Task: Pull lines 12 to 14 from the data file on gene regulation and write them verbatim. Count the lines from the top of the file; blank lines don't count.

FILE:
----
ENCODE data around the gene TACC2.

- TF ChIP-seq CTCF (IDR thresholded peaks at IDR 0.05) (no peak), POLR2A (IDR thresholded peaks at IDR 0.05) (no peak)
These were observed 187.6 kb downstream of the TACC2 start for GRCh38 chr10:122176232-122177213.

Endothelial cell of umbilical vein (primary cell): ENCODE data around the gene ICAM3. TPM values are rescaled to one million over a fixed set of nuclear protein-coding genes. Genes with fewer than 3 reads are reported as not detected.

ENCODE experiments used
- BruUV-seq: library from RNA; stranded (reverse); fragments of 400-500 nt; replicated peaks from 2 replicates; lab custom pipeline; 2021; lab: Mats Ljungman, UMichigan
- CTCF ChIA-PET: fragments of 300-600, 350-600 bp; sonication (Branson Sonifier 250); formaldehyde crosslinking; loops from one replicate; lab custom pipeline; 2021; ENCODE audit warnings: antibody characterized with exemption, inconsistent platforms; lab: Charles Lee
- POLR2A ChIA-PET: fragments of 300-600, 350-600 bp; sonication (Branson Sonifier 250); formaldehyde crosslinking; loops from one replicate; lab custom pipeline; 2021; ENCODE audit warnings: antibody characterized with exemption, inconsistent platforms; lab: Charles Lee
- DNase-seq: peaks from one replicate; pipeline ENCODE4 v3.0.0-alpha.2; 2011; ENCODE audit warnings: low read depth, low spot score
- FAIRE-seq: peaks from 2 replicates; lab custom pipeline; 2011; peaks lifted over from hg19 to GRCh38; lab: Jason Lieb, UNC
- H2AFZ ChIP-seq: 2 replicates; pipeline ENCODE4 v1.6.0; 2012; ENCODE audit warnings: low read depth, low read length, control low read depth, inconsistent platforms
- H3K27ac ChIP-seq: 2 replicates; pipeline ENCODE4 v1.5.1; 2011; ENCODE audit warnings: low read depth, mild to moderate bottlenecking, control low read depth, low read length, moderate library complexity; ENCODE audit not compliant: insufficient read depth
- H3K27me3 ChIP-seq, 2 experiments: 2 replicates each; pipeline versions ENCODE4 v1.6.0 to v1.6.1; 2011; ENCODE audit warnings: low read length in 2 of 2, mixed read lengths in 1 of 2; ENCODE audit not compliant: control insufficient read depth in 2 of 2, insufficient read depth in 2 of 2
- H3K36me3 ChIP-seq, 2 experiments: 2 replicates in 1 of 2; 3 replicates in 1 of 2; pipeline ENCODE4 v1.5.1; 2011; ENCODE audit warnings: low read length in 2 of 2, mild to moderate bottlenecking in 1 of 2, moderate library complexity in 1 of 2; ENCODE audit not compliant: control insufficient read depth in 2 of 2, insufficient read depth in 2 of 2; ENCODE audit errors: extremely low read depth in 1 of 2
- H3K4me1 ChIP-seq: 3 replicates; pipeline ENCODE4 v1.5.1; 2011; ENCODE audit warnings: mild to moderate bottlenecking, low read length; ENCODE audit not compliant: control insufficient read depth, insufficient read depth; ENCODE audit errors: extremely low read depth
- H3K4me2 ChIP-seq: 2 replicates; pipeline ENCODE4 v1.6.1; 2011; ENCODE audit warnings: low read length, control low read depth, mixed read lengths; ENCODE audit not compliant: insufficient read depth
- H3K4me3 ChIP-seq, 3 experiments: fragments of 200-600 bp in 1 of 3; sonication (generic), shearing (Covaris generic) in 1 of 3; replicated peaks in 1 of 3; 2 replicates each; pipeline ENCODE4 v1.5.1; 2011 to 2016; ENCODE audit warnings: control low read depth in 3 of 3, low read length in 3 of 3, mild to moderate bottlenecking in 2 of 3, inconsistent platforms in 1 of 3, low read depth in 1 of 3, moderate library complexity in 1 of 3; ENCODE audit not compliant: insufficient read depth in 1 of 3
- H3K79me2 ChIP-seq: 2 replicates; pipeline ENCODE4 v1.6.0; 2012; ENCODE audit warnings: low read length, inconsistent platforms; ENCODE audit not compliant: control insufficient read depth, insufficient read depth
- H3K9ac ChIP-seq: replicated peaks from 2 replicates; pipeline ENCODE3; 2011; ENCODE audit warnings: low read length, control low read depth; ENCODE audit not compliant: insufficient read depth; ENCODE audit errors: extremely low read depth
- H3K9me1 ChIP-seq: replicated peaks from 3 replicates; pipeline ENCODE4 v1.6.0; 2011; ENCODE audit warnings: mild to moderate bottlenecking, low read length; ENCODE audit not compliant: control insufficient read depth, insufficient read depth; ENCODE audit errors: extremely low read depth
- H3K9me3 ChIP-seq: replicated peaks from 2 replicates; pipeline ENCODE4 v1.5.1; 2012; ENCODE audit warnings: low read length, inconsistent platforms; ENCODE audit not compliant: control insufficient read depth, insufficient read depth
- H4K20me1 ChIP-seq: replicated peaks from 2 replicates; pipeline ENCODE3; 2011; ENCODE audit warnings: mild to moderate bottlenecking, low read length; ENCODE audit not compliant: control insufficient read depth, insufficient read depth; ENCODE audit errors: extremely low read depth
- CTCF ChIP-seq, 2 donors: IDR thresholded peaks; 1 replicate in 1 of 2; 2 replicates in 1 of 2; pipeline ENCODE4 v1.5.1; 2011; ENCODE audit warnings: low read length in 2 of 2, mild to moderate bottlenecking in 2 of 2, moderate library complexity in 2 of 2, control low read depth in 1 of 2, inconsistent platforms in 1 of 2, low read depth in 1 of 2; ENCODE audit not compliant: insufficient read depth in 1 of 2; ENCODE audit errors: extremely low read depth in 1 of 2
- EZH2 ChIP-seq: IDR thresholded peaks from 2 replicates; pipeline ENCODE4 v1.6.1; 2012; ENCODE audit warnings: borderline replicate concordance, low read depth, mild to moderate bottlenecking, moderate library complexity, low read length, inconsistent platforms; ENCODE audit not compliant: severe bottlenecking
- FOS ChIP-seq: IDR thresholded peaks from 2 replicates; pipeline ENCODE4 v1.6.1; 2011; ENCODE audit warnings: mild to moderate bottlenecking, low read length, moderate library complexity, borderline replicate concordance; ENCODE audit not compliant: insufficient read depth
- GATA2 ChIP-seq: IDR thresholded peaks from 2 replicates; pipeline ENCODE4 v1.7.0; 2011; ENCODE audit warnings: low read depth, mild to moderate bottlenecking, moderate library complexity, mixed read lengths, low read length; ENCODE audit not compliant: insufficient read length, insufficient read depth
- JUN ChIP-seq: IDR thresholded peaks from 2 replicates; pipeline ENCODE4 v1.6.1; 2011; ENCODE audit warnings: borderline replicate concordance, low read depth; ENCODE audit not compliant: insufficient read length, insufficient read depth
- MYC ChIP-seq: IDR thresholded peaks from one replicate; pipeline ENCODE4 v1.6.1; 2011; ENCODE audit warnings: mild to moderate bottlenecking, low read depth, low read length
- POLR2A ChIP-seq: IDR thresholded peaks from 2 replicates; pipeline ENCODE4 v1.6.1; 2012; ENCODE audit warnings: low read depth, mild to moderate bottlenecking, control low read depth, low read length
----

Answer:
- H3K27ac ChIP-seq: 2 replicates; pipeline ENCODE4 v1.5.1; 2011; ENCODE audit warnings: low read depth, mild to moderate bottlenecking, control low read depth, low read length, moderate library complexity; ENCODE audit not compliant: insufficient read depth
- H3K27me3 ChIP-seq, 2 experiments: 2 replicates each; pipeline versions ENCODE4 v1.6.0 to v1.6.1; 2011; ENCODE audit warnings: low read length in 2 of 2, mixed read lengths in 1 of 2; ENCODE audit not compliant: control insufficient read depth in 2 of 2, insufficient read depth in 2 of 2
- H3K36me3 ChIP-seq, 2 experiments: 2 replicates in 1 of 2; 3 replicates in 1 of 2; pipeline ENCODE4 v1.5.1; 2011; ENCODE audit warnings: low read length in 2 of 2, mild to moderate bottlenecking in 1 of 2, moderate library complexity in 1 of 2; ENCODE audit not compliant: control insufficient read depth in 2 of 2, insufficient read depth in 2 of 2; ENCODE audit errors: extremely low read depth in 1 of 2